Why there is little hope that Tamil Nadu government will act despite CAG rap on Chennai flooding

Akshaya Nath
Akshaya NathJul 11, 2018 | 16:42

Why there is little hope that Tamil Nadu government will act despite CAG rap on Chennai flooding

In 2015, the people of Tamil Nadu witnessed one of the worst tragedies of their lives, standing on the roofs of their houses waiting for food and rescue teams, people in Chennai had a near-death experience.


Three years later in 2018, the Comptroller and Auditor General (CAG) report that was tabled in Tamil Nadu Assembly on July 9, states that the disaster, which many have been made to believe was a natural calamity, was in fact a man-made disaster.


The report squarely pins the blame on the AIADMK government for the disaster for not following the recommendations on emergency situations.

According to the Tamil Nadu government, 470 people died between October and December, 2015, due to the floods.

J Jayalalithaa, who was then chief minister of Tamil Nadu, in a detailed statement had said that the unprecedented rains witnessed in parts of the state was the cause of the deluge and also the huge damage in Chennai, Kancheepuram, Tiruvallur, Cuddalore, Tuticorin and Tirunelveli districts.

The CAG report, which had been released in 2016, challenges Jayalalithaa's narrative. The report makes strong remarks against the state government over the way in which the 2015 Chennai floods were handled and goes on to call it a 'man-made' disaster.

In the face of sustained pressure from Opposition parties, the Tamil Nadu government was forced to table the report in the Assembly on July 9, the last day of the session.

Playing down the report, fisheries minister D Jayakumar said, "It is a 2015 report based on the experience we had in that year. While there was heavy rain in 2016 and 2017 too, the occurrence was controlled."


What Jayakumar seems to have missed is that even in 2016 and 2017 many regions in Chennai became victims of heavy flooding.

"Those were only minor floodings," said Jayakumar, adding that the concerned departments will reply to the CAG report.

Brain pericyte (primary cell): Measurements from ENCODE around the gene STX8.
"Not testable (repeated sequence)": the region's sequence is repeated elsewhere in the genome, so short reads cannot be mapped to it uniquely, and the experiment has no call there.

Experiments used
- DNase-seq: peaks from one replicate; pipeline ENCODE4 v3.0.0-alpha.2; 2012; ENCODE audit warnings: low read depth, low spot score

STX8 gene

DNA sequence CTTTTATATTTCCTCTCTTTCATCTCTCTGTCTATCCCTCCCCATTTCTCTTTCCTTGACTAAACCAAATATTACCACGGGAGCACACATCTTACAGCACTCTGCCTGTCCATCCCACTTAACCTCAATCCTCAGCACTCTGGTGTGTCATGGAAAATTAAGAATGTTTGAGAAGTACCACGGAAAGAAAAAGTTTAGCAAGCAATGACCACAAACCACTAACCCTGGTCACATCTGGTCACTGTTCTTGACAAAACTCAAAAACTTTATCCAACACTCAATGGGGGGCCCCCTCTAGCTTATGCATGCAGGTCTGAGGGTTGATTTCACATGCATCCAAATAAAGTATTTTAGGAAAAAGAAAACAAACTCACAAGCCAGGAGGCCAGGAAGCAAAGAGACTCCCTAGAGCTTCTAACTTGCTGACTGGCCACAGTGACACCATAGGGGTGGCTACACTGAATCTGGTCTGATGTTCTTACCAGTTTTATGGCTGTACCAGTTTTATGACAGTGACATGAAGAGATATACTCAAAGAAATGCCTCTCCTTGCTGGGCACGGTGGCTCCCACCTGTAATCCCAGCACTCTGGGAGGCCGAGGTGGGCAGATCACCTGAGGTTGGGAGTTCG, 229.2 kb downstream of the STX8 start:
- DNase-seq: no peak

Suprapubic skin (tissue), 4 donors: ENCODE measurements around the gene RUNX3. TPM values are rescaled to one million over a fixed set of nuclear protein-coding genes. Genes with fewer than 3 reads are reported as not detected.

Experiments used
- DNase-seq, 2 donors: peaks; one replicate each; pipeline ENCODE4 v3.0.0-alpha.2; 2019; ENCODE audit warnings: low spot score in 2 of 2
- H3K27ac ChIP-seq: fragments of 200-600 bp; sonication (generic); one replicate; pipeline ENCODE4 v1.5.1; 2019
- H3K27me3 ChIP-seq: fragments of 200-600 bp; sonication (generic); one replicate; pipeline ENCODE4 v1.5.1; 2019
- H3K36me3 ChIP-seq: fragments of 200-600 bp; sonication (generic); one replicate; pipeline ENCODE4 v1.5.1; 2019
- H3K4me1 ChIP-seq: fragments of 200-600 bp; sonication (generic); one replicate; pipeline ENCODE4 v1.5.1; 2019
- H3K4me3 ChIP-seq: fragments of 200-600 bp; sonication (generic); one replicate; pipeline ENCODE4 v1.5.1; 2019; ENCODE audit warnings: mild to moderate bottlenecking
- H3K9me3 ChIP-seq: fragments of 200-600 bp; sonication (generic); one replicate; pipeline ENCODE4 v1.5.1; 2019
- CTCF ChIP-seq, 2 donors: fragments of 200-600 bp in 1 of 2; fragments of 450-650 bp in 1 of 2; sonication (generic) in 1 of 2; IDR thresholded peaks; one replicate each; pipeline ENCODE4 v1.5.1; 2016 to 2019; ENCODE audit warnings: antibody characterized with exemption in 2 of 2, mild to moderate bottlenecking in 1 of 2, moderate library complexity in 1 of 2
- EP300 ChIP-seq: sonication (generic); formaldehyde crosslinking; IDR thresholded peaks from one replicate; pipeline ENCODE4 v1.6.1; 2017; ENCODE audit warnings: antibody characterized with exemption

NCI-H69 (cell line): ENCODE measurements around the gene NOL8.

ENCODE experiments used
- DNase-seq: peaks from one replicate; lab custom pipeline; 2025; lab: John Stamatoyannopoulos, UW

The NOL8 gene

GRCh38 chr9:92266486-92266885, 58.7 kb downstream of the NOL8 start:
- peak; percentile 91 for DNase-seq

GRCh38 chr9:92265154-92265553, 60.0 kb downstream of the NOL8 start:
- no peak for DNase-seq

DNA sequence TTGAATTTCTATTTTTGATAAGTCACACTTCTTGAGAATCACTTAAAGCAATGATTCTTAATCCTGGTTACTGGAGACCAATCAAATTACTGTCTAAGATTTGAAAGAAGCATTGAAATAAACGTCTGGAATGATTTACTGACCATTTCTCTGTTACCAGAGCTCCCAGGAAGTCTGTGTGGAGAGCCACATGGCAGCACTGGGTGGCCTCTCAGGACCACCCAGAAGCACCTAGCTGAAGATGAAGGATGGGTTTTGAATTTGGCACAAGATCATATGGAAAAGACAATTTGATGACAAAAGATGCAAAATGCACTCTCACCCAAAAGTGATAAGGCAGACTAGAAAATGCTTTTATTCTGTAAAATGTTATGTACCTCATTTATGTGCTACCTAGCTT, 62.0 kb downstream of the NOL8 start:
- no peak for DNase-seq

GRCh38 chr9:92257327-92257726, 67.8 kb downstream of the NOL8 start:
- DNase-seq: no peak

The report has pointed to grave problems in the functioning of the water resources department that led to the tragedy.

The report states that excess water was released from the Chembarambakkam reservoir and this led to the overflowing of the Adyar river.


The report points out that the water resources department did not follow the Central Water Commission (CWC) norms on releasing water from the reservoir and states that the discharge of water could have been maintained at 12,000 cusecs for another six hours but the water was released in an indiscriminate manner to save the patta lands in the foreshore area. And the continuous 21 hours of release of 29,000 cusecs water to the Adyar river was seen as the main reason for the flooding.

"Chembarambakkam tank despite being a major tank did not have any scientific inflow forecast system and lacked a mechanism for real-time flood forecast which was not in accordance with the CWC norms for dams' safety procedure and reservoir regulation schedules. The government of Tamil Nadu failed not only to create new reservoirs and check dams to mitigate the flood hazards due to monsoon rains but also did not take any action to divert flood water from Adyar river despite recommendation by nucleus cell and expert committee resulting in inundation due to floods in 2015 December rains," read the report.


Shockingly, the water resources department did not even have a Compendium of Rules of Regulations (COR) for Chembarambakkam reservoir. The compendium lapsed 23 years back.

In 2005 too, a major flood had hit Chennai and its neighbouring districts and even after that an emergency action plan was not set up by the government. The lack of government initiatives to keep its systems in check and rules and regulations in place have also been highlighted in the CAG report.

"We are not surprised with the CAG report. We have for long maintained that the government's environmental policy is detrimental to the interests of the state. This government is keen on filling its coffers. The way it handled inflow and outflow of water was done in an indiscriminate manner," said DMK spokesperson R Kannan.

We saw the same mismanagement of affairs in 2016 and 2017. In 2017, the state government was caught trying to remove encroachments when the parts of the state were already flooded.

In the context of the 2015 report, the CAG notes, "All factors put together indicate that it was a man-made disaster and unless the government of Tamil Nadu takes full charge of mitigating the contributing factors leading to December 2015 floods another disaster cannot be ruled out."

Experience shows no lessons have been learnt from all the tragedies faced. But the big question is — will the government act now? Seeing the way in which ministers are trying to dismiss the report, there is little hope.

Last updated: July 11, 2018 | 16:42
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